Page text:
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- International journal of primatology
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- National Science Foundation
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INTRODUCTION Transposable elements (TEs), repeat expansions, and repeat-mediated structural rearrangements play key roles in chromosome structure and species evolution, contribute to human genetic variation, and substantially influence human health through copy number variants, structural variants, insertions, deletions, and alterations to gene transcription and splicing. Despite their formative role in genome stability, repetitive regions have been relegated to gaps and collapsed regions in human genome reference GRCh38 owing to the technological limitations during its development. The lack of linear sequence in these regions, particularly in centromeres, resulted in the inability to fully explore the repeat content of the human genome in the context of both local and regional chromosomal environments. RATIONALE Long-read sequencing supported the complete, telomere-to-telomere (T2T) assembly of the pseudo-haploid human cell line CHM13. This resource affords a genome-scale assessment of all human repetitive sequences, including TEs and previously unknown repeats and satellites, both within and outside of gaps and collapsed regions. Additionally, a complete genome enables the opportunity to explore the epigenetic and transcriptional profiles of these elements that are fundamental to our understanding of chromosome structure, function, and evolution. Comparative analyses reveal modes of repeat divergence, evolution, and expansion or contraction with locus-level resolution. RESULTS We implementedmore »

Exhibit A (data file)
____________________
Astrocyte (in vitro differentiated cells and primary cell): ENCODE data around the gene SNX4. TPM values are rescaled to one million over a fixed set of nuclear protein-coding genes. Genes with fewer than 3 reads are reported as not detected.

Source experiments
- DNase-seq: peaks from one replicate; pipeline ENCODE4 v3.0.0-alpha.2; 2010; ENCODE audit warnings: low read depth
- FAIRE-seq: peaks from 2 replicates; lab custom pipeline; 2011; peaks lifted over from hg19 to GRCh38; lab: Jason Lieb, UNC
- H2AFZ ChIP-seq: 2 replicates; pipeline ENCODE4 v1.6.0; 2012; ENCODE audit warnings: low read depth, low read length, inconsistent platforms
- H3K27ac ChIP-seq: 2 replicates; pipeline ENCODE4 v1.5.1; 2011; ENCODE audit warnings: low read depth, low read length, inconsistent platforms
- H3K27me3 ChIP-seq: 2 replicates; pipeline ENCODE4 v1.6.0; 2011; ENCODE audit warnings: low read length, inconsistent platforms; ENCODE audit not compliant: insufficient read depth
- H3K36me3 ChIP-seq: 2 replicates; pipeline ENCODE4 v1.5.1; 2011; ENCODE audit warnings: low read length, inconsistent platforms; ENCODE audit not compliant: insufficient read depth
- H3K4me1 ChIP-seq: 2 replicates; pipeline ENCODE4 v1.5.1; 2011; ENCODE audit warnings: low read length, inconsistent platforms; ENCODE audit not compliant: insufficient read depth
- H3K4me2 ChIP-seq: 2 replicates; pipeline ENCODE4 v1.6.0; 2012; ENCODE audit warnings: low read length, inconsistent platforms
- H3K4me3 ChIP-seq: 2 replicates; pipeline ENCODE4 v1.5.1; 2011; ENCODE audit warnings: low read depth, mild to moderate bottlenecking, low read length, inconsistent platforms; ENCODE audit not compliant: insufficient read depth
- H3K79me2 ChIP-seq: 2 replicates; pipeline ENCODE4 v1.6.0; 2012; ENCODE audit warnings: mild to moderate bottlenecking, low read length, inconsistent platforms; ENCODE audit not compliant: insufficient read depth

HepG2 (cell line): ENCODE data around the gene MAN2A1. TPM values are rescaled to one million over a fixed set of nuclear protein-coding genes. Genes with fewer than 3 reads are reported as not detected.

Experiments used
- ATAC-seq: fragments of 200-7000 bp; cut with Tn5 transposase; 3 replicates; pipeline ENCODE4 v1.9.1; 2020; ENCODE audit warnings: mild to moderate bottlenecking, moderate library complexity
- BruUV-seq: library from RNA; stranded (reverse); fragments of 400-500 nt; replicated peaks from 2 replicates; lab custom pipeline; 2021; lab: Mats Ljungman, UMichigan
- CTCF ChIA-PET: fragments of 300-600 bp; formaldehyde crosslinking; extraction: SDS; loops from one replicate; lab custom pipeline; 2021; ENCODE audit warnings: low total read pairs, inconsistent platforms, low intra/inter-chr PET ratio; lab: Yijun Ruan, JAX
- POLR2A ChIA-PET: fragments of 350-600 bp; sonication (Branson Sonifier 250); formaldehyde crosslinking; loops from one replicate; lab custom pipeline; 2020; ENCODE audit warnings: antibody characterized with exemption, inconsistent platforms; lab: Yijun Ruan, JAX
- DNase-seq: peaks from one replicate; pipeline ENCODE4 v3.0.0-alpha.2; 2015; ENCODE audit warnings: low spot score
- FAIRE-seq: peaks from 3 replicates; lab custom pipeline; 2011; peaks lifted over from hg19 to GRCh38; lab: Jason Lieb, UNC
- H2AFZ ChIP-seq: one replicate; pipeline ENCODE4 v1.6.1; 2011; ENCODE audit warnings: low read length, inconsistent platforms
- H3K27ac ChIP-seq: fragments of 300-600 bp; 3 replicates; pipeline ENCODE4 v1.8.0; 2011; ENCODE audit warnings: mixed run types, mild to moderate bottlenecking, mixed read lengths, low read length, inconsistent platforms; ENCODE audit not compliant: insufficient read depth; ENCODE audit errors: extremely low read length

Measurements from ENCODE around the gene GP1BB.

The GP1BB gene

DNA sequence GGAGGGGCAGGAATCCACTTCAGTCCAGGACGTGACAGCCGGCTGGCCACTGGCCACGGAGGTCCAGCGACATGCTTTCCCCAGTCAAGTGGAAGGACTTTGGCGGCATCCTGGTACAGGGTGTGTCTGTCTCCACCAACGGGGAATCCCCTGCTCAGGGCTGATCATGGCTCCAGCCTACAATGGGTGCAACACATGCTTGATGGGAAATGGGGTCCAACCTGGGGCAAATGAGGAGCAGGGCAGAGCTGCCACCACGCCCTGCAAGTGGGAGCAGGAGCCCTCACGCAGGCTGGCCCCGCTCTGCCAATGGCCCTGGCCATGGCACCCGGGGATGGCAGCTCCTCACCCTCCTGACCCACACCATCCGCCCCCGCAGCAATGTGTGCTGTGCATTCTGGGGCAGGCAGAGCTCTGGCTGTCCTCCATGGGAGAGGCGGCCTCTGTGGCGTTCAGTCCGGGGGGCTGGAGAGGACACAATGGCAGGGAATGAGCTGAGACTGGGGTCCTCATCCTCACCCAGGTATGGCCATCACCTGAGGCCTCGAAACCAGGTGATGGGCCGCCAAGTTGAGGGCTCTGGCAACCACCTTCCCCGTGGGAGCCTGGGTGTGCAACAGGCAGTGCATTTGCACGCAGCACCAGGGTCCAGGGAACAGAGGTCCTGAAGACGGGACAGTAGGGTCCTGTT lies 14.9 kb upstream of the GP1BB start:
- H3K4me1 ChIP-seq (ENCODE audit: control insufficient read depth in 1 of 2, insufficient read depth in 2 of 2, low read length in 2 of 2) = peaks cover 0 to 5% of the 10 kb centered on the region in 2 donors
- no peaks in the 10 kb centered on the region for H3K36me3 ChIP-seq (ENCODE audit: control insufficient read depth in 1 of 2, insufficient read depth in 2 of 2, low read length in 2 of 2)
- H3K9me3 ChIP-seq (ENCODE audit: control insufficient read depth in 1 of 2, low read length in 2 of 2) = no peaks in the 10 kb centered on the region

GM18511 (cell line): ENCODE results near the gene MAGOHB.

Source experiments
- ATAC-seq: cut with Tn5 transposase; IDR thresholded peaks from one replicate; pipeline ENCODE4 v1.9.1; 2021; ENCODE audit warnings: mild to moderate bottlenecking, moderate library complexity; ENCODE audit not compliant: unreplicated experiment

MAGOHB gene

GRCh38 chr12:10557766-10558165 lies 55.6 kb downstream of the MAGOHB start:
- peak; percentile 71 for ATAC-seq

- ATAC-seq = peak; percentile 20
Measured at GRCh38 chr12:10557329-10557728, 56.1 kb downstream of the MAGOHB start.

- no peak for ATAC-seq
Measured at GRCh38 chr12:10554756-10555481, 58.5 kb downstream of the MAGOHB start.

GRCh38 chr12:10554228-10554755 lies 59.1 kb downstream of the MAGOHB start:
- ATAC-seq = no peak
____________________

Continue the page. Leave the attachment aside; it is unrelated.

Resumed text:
Although cases of independent adaptation to the same dietary niche have been documented in mammalian ecology, the molecular correlates of such shifts are seldom known. Here, we used genomewide analyses of molecular evolution to examine two lineages of bats that, from an insectivorous ancestor, have both independently evolved obligate frugivory: the Old World family Pteropodidae and the neotropical subfamily Stenodermatinae. New genome assemblies from two neotropical fruit bats (Artibeus jamaicensis and Sturnira hondurensis) provide a framework for comparisons with Old World fruit bats. Comparative genomics of 10 bat species encompassing dietary diversity across the phylogeny revealed convergent molecular signatures of frugivory in both multigene family evolution and single‐copy genes. Evidence for convergent molecular adaptations associated with frugivorous diets includes the composition of three subfamilies of olfactory receptor genes, losses of three bitter taste receptor genes, losses of two digestive enzyme genes and convergent amino acid substitutions in several metabolic genes. By identifying suites of adaptations associated with the convergent evolution of frugivory, our analyses both reveal the extent of molecular mechanisms under selection in dietary shifts and will facilitate future studies of molecular ecology in mammals.